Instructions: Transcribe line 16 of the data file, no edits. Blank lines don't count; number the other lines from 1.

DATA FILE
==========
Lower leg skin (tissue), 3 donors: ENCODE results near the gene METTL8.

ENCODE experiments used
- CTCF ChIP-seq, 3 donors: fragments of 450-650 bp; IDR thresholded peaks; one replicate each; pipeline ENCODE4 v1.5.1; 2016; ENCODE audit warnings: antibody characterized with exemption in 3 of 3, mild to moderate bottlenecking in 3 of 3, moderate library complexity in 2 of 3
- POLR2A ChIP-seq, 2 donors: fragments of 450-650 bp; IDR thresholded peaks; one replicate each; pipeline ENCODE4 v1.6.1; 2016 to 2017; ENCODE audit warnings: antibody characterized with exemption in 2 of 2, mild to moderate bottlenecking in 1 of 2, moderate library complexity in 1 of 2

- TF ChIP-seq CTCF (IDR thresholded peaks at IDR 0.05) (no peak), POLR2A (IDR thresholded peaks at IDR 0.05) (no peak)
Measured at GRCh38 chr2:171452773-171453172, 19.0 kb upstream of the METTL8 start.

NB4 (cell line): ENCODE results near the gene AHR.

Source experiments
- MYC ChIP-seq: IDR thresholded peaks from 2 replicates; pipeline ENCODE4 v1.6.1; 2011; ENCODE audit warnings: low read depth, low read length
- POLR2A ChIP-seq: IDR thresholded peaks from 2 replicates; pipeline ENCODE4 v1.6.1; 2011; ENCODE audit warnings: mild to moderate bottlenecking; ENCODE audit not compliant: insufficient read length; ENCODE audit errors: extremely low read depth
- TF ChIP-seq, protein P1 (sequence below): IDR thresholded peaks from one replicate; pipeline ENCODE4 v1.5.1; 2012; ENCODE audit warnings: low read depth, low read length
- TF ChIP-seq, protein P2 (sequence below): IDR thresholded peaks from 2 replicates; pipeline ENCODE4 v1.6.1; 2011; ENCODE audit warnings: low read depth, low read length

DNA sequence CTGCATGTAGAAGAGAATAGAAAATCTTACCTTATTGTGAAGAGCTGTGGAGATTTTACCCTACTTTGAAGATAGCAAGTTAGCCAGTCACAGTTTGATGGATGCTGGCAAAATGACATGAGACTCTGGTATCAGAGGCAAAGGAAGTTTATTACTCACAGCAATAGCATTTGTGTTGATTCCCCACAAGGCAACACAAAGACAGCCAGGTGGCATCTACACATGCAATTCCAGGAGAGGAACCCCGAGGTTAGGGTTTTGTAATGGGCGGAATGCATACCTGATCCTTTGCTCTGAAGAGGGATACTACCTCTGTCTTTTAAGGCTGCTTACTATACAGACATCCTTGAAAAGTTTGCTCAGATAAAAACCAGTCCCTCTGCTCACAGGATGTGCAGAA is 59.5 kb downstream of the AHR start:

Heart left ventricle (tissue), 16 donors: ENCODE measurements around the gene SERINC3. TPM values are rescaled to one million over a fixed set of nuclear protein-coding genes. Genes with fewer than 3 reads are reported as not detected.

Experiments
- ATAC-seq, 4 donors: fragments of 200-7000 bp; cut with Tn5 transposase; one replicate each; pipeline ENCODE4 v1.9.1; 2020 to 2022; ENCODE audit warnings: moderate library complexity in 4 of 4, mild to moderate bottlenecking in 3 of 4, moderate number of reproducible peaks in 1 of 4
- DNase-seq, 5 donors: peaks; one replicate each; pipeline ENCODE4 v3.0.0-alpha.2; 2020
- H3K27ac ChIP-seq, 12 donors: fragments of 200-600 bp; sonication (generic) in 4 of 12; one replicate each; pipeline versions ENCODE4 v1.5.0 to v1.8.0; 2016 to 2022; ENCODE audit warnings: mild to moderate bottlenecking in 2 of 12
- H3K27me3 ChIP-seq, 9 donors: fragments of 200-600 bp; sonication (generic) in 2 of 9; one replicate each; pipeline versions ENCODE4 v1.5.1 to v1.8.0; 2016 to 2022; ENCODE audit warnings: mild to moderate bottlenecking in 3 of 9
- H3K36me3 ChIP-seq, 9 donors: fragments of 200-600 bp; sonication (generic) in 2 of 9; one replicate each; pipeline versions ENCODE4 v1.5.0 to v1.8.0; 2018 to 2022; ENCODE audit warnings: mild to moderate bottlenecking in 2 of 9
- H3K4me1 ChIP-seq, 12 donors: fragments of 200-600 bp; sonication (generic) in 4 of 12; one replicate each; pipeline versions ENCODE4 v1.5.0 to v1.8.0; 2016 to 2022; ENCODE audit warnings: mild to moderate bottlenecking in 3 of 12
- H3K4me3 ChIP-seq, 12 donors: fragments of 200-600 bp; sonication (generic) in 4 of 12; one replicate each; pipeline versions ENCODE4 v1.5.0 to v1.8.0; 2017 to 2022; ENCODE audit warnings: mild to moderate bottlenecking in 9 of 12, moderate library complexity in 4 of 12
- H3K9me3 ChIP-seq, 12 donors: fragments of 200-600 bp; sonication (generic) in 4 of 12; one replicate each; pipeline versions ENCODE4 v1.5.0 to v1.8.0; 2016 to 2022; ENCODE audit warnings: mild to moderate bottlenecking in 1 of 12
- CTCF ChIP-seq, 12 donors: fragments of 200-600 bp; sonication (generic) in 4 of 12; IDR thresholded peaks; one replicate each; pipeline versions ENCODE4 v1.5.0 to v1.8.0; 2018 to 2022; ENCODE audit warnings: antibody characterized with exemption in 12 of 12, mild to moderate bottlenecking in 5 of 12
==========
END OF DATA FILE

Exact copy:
- ATAC-seq, 4 donors: fragments of 200-7000 bp; cut with Tn5 transposase; one replicate each; pipeline ENCODE4 v1.9.1; 2020 to 2022; ENCODE audit warnings: moderate library complexity in 4 of 4, mild to moderate bottlenecking in 3 of 4, moderate number of reproducible peaks in 1 of 4